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18 hours ago, Captain Magenta said:

Wow good for you Joe! A number of us have had their dark-sky Epiphany moments while exiting the pub, myself included and @niallk from memory. A common theme seems to be "where have all the constellations gone?". I recall someone else saying looking up was almost vertigo-inducing, looking up you felt as though you could fall into the sky.

I had a quick check to see actually what your sky would look like from Mount Magnet. Orion completely upside-down, he must have a serious permanent headache :)! And M42 more than 50 degrees up! I also learned that Western Australia (all Australia?) abolished daylight savings a few years ago.

Cheers, Magnus

Hi Magnus, it sure was was an amazing sight, one I will never forget. Yes Western Australia abolished daylight saving approx 6 years ago. The eastern states still have daylight savings I believe..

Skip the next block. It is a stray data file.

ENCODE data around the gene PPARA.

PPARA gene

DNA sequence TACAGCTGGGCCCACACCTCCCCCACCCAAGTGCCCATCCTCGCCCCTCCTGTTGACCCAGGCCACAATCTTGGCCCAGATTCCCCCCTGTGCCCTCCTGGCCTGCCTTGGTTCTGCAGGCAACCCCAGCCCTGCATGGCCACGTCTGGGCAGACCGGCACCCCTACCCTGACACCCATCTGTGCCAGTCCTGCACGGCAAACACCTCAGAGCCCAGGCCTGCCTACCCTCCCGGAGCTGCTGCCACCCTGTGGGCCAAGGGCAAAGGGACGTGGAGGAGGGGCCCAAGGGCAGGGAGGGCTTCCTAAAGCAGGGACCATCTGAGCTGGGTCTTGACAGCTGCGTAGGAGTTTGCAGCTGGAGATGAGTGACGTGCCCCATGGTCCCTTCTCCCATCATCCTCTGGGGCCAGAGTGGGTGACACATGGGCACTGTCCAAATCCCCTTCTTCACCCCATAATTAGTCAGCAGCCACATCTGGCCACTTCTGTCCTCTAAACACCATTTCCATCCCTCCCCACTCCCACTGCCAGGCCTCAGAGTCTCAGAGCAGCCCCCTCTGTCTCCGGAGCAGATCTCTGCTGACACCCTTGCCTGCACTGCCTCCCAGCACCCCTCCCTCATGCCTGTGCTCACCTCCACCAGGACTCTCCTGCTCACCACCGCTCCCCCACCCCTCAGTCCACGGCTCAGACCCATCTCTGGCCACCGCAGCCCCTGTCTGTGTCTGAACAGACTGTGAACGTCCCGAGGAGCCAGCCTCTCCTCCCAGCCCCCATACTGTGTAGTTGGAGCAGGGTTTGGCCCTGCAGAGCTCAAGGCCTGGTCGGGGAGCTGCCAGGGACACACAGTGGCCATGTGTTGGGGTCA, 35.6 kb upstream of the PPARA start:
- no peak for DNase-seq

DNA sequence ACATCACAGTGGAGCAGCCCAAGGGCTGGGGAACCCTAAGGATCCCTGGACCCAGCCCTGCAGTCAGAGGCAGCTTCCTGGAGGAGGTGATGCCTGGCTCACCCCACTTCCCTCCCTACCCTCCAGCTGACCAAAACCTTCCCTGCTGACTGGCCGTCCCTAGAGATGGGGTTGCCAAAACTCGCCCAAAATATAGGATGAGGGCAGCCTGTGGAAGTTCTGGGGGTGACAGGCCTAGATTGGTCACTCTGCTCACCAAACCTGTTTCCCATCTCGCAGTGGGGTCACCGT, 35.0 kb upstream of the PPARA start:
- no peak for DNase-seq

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15 hours ago, ScouseSpaceCadet said:

Great Joe. 👍 The only problem you have now is when at home you know what you're missing. ☹️

For me, seeing the likes of M31 and the Double Cluster with the naked eye is wonderful.

You need to travel with binoculars... and have a ready supply of coffee because you won't get much sleep next time...😁

 

Too true @ScouseSpaceCadet. Now when I look at my skies I feel underwhelmed ☹️  +1 regarding binoculars, I need to buy a pair soon. If I'm ever blessed to go back I will certainly take a massive supply of coffee 😁